Both Clausewitz and Hermann von Boyen served during the Jena Campaign. Clausewitz, serving as Aide-de-Camp to Prince August, was captured in October 1806 when Napoleon invaded Prussia and defeated the massed Prussian-Saxon army commanded by Karl Wilhelm Ferdinand, Duke of Brunswick (who was mortally wounded), in twin battles at Jena and Auerstedt (see Battle of Jena-Auerstedt) on October 14, 1806. Carl von Clausewitz, at the age of twenty-six years, became one of the 25,000 prisoners captured that day as the Prussian army disintegrated.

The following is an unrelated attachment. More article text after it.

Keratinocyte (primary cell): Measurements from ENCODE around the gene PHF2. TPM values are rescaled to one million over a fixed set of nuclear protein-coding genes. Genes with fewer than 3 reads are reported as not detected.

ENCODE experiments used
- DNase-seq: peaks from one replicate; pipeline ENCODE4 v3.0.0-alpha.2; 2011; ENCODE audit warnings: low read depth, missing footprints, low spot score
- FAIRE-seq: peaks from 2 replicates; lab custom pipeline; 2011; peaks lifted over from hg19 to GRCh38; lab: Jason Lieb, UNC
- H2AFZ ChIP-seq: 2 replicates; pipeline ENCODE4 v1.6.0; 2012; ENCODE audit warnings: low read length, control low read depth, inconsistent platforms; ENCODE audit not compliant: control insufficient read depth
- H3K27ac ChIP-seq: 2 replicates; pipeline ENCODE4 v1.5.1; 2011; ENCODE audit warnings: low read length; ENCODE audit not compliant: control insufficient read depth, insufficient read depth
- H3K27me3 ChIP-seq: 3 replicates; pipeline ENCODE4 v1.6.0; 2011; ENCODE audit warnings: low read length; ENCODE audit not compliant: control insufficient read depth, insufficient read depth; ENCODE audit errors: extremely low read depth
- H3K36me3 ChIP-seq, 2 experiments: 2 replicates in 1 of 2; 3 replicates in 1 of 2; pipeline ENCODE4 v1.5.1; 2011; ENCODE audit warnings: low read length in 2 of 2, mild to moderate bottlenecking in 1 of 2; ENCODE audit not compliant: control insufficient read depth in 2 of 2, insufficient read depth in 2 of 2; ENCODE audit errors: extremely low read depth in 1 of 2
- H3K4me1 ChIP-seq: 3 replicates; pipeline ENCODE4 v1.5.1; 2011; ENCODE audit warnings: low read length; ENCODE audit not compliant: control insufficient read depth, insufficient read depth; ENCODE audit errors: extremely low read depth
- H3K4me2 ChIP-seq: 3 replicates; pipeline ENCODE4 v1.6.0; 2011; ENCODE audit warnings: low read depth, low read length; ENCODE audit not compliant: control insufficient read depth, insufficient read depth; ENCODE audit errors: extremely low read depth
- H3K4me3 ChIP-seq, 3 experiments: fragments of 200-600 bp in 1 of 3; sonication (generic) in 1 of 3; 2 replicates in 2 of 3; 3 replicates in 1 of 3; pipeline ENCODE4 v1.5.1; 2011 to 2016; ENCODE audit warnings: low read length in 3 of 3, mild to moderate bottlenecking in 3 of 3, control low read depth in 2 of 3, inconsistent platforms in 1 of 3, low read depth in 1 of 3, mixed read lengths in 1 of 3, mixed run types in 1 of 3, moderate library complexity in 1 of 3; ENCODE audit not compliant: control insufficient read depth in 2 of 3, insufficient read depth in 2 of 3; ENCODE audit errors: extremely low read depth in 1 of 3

Clausewitz was held prisoner in France from 1807 to 1808. Returning to Prussia, he assisted in the reform of the Prussian army and state. He also married the socially prominent Countess Marie von Brühl and socialized with Berlin's literary and intellectual elites. Opposed to Prussia's enforced alliance to Napoleon, he left the Prussian army and subsequently served in the Russian army from 1812 to 1813 during the Russian Campaign. Like many Prussian officers living in Russia, he joined the Russo-German Legion in 1813. In the service of the Russian Empire, Clausewitz helped negotiate the Convention of Tauroggen (1812), which prepared the way for the coalition of Prussia, Russia, and the United Kingdom that ultimately defeated Napoleon I of France and his allies.